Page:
An Itty-Bitty Rant on Spanish Food and Eating Habits

If you read my post comparing aspects of Spanish and American culture, you probably noticed I didn’t write about food, an oft-mentioned topic when discussing countries and travel. Well, I had actually planned to include a paragraph in that post about the Spanish diet and food culture, but when what I intended to be only a few sentences on the matter turned into four long paragraphs, I realized I had no other choice but to open a new word document and let my rage flow. Rage, you’re wondering? What could I be angry about? Well, I have some issues with Spanish food and eating habits, so, in full disclosure, this post isn’t really me writing, but more me whining and complaining. For that, I apologize. I tried really hard to avoid writing this post because I didn’t want to dedicate more words than necessary to me being a Negative Nancy about other people’s lifestyle and customs. That’s why I’m only going to comment on the things most important to me.

I’ve learned that bread is one of Spain’s holy grail. Don’t get me wrong, I like having a little before a meal, but sometimes the quantity here kills me. I’ve learned that bread is one of Spain’s holy grail. Don’t get me wrong, I like having a little before a meal, but sometimes the quantity here kills me.

I live by the motto “breakfast like a king, lunch like a prince, and dinner like a pauper.” I also have at least two snacks throughout the day, pre-planned to be between my meals and according to when I workout. I perfected this eating schedule over the summer and it has been completely undone here in Spain.

First off, breakfast is not as important to Spaniards as it to many Americans like myself. Since I make breakfast at home when I’m in Madrid, I haven’t had too much trouble maintaining the sanctity of this meal but I’m shocked as to how the members of my host family eat. The mother of my host family eats nothing for breakfast. She also only eats yogurt for dinner, and the dad in my host family once told me she “hates to eat” (a statement I’m still not sure how to interpret), so I don’t think we can use her as the best representation of all Spanish people. The father in my host family will either eat biscuits dipped in milk or will take one or two fruit pieces of fruit with him to eat on the way to work. Similar to his dad, the little boy I’m taking care of eats just a few biscuits with about a quarter cup of milk and that’s it.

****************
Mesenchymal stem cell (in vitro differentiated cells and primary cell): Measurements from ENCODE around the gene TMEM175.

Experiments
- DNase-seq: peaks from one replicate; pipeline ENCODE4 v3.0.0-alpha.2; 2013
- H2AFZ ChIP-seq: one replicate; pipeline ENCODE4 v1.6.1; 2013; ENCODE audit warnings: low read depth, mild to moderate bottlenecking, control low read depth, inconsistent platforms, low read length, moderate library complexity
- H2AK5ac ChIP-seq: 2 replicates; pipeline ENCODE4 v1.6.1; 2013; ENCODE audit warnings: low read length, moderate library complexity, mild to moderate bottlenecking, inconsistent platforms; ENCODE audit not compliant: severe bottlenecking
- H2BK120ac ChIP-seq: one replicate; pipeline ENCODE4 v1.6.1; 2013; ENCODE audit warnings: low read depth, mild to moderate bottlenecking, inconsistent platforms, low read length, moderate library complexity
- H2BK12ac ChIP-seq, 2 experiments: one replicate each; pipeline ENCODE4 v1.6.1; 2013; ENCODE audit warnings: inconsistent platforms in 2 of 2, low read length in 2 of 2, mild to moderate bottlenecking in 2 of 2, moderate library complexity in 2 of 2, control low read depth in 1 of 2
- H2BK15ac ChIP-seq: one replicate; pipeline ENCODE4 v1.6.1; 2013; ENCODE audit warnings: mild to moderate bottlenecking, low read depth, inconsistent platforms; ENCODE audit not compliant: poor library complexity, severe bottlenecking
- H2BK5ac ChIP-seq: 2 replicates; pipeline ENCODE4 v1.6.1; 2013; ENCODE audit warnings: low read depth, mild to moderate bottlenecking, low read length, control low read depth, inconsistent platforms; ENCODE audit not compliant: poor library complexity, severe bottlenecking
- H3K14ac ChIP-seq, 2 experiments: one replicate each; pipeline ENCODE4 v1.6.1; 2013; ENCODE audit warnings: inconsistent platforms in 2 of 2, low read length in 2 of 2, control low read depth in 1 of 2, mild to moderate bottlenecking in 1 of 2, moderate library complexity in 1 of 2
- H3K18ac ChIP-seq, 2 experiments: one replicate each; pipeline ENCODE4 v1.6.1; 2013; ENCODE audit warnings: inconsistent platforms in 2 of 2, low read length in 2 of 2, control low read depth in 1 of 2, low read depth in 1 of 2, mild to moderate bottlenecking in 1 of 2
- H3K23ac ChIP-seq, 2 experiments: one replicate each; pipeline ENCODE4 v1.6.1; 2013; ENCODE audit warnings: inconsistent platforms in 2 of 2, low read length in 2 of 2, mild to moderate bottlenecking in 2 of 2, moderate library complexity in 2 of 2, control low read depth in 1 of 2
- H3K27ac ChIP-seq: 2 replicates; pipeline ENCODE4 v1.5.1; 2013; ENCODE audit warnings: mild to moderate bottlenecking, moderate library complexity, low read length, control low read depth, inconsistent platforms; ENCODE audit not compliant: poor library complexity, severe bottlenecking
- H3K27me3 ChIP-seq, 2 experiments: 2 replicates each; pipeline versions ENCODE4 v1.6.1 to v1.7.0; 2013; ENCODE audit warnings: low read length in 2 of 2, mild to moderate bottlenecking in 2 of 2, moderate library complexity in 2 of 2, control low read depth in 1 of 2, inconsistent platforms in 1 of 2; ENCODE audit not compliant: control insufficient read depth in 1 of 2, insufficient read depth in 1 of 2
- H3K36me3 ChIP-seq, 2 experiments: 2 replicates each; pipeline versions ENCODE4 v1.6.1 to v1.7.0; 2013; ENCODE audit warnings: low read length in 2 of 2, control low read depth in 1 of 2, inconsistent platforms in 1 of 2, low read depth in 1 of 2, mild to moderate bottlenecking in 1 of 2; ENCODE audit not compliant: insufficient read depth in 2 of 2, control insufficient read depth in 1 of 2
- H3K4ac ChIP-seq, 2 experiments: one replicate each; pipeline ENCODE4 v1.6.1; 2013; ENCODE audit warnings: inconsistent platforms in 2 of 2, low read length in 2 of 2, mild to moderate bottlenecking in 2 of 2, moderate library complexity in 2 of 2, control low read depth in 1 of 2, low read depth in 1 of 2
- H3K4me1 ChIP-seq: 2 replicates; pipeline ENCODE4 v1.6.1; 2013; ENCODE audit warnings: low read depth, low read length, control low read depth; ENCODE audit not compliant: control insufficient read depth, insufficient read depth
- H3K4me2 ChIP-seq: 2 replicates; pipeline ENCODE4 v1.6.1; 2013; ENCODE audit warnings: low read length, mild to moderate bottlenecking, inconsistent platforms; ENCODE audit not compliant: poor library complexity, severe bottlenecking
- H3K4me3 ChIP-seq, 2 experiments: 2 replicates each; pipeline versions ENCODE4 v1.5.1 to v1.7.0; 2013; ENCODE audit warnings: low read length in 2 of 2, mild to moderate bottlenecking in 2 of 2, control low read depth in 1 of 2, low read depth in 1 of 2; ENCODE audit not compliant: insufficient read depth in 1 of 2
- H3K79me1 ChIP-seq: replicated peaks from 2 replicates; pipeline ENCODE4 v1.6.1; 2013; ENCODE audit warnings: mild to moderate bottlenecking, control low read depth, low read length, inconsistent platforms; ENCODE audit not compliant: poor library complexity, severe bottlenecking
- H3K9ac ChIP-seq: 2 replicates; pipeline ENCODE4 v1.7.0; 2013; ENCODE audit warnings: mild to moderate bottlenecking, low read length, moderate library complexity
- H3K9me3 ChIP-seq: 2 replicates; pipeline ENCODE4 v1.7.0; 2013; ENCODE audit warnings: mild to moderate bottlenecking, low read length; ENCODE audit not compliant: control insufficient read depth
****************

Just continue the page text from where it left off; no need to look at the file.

My host family’s morning meals mirror the limited selection of breakfast foods at restaurants. Whenever I see people eating “breakfast” at cafes or restaurants, it’s mostly just (white) bread and a coffee. The belief that breakfast gives you necessary energy for the day is so cemented into my brain that I could not imagine thriving, let alone surviving, with such a light start to each day. Where is the USDA-approved balance of proteins, carbs, and vitamins and minerals, which work together to allow you to tackle work, school, and life’s many other mental and physical challenges? What’s even stranger to me is that lunch is very late in the day (between 1-4pm), so these people must be eating their weight in snacks because to wait so long for lunch after such a measly breakfast seems impossible.

I thought I found a healthy, American style breakfast spot in Madrid, but to be honest, they didn’t quite hit the nail on the head with either the avo toast or the chia pudding. A for effort, though! I thought I found a healthy, American style breakfast spot in Madrid, but to be honest, they didn’t quite hit the nail on the head with either the avo toast or the chia pudding. A for effort, though!